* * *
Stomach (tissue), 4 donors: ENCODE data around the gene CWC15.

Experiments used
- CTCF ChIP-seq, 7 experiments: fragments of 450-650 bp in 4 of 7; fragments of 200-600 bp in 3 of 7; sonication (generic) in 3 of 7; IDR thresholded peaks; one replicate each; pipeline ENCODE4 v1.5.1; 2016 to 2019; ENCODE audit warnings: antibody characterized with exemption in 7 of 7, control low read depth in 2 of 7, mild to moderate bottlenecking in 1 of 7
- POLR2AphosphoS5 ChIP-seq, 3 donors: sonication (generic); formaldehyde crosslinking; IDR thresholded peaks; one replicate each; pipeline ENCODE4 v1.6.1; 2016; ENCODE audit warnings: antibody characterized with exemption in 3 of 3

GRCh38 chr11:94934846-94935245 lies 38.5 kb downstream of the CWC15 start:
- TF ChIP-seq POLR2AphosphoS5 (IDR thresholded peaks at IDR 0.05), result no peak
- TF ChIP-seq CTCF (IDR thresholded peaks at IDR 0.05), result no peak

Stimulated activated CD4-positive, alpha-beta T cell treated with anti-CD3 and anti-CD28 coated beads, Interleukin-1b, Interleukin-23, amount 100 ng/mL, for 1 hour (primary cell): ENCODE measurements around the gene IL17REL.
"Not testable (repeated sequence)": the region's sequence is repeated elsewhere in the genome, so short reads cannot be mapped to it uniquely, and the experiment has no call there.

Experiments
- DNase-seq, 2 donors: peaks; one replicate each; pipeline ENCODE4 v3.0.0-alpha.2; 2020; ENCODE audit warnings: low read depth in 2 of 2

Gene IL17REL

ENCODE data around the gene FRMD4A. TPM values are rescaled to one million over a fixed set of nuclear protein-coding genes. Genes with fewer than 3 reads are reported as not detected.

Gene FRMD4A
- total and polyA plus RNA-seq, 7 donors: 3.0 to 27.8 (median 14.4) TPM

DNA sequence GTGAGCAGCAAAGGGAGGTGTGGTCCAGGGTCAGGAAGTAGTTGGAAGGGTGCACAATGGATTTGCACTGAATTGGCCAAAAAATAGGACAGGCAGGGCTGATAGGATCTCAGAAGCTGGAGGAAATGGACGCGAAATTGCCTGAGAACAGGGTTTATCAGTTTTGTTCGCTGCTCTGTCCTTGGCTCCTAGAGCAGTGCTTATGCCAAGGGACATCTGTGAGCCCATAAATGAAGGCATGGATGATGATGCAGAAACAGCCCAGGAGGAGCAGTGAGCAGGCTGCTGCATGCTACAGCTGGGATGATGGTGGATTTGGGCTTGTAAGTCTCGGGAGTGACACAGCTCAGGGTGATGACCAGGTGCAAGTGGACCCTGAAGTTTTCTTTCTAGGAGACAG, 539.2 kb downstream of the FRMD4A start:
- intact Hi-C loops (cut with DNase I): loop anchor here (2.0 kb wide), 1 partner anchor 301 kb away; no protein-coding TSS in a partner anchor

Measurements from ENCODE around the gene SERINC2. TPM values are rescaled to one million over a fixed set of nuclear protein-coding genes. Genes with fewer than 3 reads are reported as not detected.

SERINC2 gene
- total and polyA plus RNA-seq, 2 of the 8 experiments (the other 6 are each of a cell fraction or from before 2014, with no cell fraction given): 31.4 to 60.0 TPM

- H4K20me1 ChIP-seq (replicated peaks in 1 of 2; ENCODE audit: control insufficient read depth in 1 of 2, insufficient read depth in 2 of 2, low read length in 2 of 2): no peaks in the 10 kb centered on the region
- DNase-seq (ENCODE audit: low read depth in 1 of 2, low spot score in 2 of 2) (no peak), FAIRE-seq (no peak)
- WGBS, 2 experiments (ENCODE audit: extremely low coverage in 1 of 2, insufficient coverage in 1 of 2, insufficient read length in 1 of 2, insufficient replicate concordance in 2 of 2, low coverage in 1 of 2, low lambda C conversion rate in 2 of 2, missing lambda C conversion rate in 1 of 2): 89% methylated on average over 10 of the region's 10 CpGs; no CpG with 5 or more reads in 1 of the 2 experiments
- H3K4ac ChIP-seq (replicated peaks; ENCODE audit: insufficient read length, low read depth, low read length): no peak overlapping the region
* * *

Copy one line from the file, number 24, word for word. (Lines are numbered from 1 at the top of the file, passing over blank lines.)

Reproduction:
- H3K4ac ChIP-seq (replicated peaks; ENCODE audit: insufficient read length, low read depth, low read length): no peak overlapping the region